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The following article was published in Your Health Magazine. Our mission is to empower people to live healthier.
Jeanne W. Shiffman, MD, DABFP
Complimentary Cancer Care
Steinmetz Integrative & Functional Medicine Center

Complimentary Cancer Care

Hearing a diagnosis of cancer may be one of the most frightening things that can happen in a doctor's office. The disease can be deadly, and even when it's not, the diagnosis very often means surgery and a long period of debilitating chemotherapy or radiation therapy.

Many patients can benefit from complimentary medicine during or after cancer treatment. As one member of a team, the complimentary care provider has a variety of tools to help patients through the process. Complimentary medicine, drawing on herbs, vitamins, acupuncture and other tools as adjuncts to traditional treatments, can address a wide range of medical conditions and health concerns.

To better understand how complimentary medicine works in cancer care, consider a 44-year-old woman with two children who had a double mastectomy for breast cancer. Her vitamin D levels were checked and she was put on a supplement. She was also advised to use evening primrose oil to relieve the hot flashes she was getting from her treatment with tamoxifen, a drug that interferes with estrogen. Acupuncture was used to help relieve her pain and fatigue. The idea is that her treatment was tailored to her individual needs

Patients dealing with cancer who wish to add alternative medicine to their treatment regimen really should seek out a qualified provider. It is a vulnerable time for people, and anything that seems to promise a cure is tempting. Many patients read about various alternative approaches on the Internet and wind up wasting hundreds or thousands of dollars and many hours of time on things that won't be effective for their type of cancer. Often they don't tell their doctors they're doing this, leaving the patient without support and the doctor without important information.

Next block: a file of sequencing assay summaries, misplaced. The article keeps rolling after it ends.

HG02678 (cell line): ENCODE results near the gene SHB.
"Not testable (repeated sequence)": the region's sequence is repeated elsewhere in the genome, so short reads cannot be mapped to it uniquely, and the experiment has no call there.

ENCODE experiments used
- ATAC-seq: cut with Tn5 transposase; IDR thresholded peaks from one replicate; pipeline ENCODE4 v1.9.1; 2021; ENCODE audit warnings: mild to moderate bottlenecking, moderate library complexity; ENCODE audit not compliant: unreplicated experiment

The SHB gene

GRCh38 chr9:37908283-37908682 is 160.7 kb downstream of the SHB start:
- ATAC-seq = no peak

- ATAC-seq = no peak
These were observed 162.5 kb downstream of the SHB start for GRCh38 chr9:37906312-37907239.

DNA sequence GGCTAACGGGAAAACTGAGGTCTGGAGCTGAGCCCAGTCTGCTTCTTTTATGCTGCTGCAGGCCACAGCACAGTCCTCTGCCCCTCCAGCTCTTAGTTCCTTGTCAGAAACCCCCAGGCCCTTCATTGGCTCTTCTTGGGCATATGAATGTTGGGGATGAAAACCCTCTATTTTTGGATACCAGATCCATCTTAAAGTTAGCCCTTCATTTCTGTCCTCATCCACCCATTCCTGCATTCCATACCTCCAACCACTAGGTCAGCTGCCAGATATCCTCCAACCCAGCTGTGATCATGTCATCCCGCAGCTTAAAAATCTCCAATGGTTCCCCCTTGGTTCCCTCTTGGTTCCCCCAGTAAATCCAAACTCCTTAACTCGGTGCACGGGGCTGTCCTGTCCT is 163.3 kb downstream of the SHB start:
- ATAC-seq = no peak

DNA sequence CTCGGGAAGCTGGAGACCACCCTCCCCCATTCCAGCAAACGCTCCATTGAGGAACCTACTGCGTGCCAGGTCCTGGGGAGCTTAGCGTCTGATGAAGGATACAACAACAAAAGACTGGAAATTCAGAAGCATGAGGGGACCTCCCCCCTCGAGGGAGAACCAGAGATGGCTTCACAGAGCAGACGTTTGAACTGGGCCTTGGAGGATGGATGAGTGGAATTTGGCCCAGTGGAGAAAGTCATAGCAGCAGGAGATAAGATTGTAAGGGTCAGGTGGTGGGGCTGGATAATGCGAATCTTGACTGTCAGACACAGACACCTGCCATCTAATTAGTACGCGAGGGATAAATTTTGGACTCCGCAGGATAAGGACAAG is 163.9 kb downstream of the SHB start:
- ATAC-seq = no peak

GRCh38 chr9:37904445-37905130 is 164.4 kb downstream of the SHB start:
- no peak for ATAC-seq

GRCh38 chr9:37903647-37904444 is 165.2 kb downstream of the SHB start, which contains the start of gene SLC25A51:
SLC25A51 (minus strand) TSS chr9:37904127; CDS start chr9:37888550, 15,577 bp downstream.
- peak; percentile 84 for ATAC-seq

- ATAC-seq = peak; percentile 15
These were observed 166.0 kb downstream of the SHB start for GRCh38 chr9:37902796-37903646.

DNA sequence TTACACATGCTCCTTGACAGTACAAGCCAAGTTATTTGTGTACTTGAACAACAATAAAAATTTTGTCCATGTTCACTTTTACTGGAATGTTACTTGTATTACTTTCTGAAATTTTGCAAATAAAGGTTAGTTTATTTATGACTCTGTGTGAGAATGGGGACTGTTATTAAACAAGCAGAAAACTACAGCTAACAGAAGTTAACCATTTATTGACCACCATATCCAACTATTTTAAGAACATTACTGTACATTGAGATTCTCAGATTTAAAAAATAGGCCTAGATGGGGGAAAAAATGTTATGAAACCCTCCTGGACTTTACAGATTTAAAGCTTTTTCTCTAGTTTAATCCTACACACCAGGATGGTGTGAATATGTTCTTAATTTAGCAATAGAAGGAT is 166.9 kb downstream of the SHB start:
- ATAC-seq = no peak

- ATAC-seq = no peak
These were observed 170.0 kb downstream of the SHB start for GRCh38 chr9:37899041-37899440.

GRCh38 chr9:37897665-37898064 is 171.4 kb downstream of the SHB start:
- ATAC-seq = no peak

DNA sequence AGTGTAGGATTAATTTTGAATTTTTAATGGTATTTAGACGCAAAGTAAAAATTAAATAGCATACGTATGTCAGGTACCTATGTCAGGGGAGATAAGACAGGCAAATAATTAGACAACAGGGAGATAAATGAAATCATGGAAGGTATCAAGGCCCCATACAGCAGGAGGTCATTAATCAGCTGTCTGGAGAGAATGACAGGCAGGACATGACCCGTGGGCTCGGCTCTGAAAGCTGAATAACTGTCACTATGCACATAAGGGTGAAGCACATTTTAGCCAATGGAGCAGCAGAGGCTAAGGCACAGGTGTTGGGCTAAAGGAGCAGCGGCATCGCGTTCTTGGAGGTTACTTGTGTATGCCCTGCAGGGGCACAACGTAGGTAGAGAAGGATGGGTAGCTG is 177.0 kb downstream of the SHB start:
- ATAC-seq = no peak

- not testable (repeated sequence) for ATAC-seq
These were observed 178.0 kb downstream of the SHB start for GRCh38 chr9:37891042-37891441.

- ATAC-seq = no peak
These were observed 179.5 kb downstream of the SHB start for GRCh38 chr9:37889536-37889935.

Other patients err in the other direction, dismissing the whole idea of complimentary medicine. They endure the pain and nausea that frequently accompanies cancer treatment when there are methods they could use to reduce those effects.

A trained professional can identify the supplements, dietary choices and techniques, such as massage or yoga, that are most likely to help an individual patient, and which compliment the treatment the patient is undergoing. Each case is unique, and it is important for the provider and the patient to become a team, working together to find the best options.

Choosing a provider of complimentary medicine is not always easy. The American Board of Integrative Holistic Medicine is a good resource, offering an array of general information and a directory of certified physicians around the country. It's a good place to start your search.

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